Several cases of Rotavirus have been confirmed in recent days, causing panic especially among parents with children in schools.
The Centers for Disease Control and Prevention (CDC), indicates that Rotavirus spreads easily among infants and young children.
Rotavirus is an infection that can cause diarrhea, vomiting and fever. It is transmitted orally, through contaminated hands and objects, or by direct contact with infected people’s poop or secretions.
It was first isolated from human stool samples in 1876 by Thomas Lane and Samuel Gee of the University of Michigan, but it wasn’t until 1969 that scientists discovered its true nature as a virus.
Rotavirus causes approximately 30 million infections per year worldwide, with about 70% of those cases occurring in developing countries. The United States alone sees around 100,000 cases per year—that’s more than any other country in the world! In fact, the CDC reports that rotavirus is one of the leading causes of hospitalization for children under 5 years old in the United States—and it’s also a leading cause of severe illness and death among young children worldwide.
It’s important for everyone to know about the virus, because it can be deadly for babies and children who have not been vaccinated yet.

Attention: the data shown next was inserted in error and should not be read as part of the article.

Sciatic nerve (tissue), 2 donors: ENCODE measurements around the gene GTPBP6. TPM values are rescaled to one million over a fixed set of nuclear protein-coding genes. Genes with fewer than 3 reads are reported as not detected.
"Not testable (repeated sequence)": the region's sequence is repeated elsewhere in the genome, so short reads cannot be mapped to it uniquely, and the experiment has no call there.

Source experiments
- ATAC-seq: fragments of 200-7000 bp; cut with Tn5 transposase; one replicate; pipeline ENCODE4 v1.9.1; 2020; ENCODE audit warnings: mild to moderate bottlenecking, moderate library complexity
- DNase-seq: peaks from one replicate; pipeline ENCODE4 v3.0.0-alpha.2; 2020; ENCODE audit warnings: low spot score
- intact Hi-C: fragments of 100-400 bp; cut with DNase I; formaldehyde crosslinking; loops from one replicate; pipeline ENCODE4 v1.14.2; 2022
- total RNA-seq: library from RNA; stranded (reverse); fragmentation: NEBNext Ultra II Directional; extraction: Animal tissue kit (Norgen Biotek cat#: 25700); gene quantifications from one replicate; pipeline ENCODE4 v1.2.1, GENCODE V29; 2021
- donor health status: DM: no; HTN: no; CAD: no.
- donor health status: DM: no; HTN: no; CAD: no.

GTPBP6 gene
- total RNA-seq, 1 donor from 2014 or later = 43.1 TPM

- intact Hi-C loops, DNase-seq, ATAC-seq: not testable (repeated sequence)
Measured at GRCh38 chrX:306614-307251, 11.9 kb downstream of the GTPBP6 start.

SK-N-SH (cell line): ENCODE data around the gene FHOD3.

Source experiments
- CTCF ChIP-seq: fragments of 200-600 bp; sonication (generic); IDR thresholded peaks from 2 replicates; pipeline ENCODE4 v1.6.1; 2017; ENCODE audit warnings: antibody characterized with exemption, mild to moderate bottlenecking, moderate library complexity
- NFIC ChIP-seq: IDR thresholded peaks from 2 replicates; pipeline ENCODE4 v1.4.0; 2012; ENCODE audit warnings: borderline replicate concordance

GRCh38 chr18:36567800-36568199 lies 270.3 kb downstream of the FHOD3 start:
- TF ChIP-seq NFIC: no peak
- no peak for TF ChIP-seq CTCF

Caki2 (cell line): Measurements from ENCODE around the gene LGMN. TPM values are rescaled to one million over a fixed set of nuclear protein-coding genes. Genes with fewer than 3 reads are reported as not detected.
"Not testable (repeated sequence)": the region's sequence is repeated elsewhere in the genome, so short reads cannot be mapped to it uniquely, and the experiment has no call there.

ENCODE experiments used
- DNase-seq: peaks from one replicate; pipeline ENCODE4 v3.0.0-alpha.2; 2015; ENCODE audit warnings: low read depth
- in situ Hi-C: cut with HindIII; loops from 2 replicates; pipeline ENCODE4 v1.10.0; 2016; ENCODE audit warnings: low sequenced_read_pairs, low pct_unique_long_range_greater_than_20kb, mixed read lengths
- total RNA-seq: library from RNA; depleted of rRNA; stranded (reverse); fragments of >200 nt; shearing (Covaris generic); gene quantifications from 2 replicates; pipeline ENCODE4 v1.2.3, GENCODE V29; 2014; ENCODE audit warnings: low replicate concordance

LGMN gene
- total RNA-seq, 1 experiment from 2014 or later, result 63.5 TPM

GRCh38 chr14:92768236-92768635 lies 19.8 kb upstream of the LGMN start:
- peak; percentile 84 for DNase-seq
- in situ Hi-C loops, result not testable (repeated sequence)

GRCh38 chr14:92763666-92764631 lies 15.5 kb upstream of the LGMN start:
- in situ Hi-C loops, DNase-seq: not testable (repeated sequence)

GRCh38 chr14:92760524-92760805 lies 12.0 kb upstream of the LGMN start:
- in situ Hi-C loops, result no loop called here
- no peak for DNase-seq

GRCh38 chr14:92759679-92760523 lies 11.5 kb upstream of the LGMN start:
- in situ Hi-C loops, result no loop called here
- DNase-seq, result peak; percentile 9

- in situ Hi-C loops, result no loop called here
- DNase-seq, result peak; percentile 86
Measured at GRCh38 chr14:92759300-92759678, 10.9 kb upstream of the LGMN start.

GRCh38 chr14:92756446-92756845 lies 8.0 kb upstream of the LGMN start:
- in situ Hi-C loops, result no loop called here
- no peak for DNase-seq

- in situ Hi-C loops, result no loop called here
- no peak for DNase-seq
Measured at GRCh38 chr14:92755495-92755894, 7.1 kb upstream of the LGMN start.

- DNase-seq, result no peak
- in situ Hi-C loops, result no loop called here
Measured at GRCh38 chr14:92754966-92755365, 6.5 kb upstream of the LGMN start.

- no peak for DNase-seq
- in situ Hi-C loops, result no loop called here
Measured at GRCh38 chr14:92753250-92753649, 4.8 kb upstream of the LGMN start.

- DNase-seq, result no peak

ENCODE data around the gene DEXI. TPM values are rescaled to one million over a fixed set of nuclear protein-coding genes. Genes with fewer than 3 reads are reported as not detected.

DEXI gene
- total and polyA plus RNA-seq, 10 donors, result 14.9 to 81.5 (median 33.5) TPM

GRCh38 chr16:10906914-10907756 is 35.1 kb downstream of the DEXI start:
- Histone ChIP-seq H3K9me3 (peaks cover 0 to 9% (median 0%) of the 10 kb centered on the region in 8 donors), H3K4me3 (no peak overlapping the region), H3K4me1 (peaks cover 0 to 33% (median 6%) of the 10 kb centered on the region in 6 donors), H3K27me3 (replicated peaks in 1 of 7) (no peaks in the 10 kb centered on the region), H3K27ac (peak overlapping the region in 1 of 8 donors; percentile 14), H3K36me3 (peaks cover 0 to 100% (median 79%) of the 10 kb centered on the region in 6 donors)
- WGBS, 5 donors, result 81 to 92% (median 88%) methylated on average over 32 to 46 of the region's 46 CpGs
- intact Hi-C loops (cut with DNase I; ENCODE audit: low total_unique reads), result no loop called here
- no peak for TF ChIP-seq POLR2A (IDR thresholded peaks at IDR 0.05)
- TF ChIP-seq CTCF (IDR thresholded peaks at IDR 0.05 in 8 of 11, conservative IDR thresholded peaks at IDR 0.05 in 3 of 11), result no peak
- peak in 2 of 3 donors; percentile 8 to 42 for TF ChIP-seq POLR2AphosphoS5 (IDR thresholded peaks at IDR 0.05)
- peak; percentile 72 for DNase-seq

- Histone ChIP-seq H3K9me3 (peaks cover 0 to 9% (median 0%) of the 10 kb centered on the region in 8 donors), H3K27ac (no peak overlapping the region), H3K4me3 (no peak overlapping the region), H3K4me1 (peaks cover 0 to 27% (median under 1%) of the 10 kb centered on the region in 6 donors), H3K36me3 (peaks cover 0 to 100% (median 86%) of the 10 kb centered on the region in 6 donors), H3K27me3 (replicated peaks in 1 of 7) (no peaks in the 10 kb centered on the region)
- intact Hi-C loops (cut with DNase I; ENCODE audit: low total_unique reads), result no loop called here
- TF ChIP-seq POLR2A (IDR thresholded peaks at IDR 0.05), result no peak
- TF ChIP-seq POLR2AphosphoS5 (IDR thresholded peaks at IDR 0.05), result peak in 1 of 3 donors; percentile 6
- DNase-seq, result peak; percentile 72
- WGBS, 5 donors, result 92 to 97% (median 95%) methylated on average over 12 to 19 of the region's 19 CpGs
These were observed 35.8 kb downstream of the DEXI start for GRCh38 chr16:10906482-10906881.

While it may seem like a mild disease at first, it can develop into severe dehydration in some people who do not receive appropriate care.
Here are some of the most common symptoms of rotavirus:
1) Fever (102-105 degrees Fahrenheit)
2) Diarrhea (three or more loose stools per day)
3) Vomiting (more than three times per day)
The good news is that there are several ways to protect yourself from getting rotavirus: hand washing, using disposable wipes when changing diapers or cleaning up vomit/diarrhea (yes!), and avoiding touching your face after having diarrhea or vomiting (we don’t blame you).
The bad news? Rotavirus is easily transmitted.
To avoid the worst of Rotavirus, the World Health Organization recommends that all countries give infants a rotavirus vaccine.